Richard Lavoie


The purpose of this article is to examine the considerations that should influence the development of appropriate controversy position standards for the Service. In this regard it is crucial to understand the inherent duality in the Service's role. On one hand it is charged with enforcing the Internal Revenue Code (the "Code"), and as a result it attempts to maximize the collection of all legally owed taxes. On the other, the Service is charged with maintaining the efficient and fair operation of the tax system as a whole. The United States federal income tax system is premised on voluntary taxpayer compliance with the Code. Taxpayer compliance is linked to perceptions regarding the overall fairness of the tax system. When taxpayers perceive the Service as overreaching, they lose faith in the system and voluntary compliance is harmed. For instance, when the Service publishes one-sided guidance it undercuts its important taxpayer education efforts because taxpayers "learn" that the tax law will be interpreted in a biased manner. To avoid these pitfalls, it is necessary for the Service to strike an appropriate balance in taking positions to mitigate the tensions inherent in its dual role of facilitating voluntary compliance and policing against non-compliance.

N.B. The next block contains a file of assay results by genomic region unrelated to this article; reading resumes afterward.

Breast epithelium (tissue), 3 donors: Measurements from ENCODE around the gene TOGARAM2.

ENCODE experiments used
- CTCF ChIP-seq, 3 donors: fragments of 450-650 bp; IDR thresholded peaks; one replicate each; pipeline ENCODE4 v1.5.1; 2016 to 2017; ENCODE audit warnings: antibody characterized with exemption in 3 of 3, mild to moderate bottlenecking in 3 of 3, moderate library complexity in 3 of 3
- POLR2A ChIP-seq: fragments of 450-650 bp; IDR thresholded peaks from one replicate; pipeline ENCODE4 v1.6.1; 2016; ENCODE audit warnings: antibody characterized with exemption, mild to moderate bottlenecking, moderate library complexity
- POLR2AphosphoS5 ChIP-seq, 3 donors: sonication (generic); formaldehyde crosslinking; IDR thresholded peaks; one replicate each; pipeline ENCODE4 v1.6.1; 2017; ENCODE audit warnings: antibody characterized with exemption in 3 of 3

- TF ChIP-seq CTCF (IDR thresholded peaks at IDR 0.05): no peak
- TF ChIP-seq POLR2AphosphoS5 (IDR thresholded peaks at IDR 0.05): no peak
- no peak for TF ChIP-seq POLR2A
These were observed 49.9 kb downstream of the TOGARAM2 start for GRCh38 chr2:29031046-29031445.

Part II of this article reviews the current position standards that apply to taxpayers and the Service. Part III examines the key considerations which should be taken into account in developing controversy position standards for the Service. Part IV makes an initial attempt at developing a set of controversy guidelines for the Service and analyzes some possible critiques of the proposed guidelines. Part V concludes that in order to protect the integrity of the self-assessment tax system the Service must articulate clear and administrable position standards for use by Service employees that take a balanced view of the tax law and prevent overreaching by the government.

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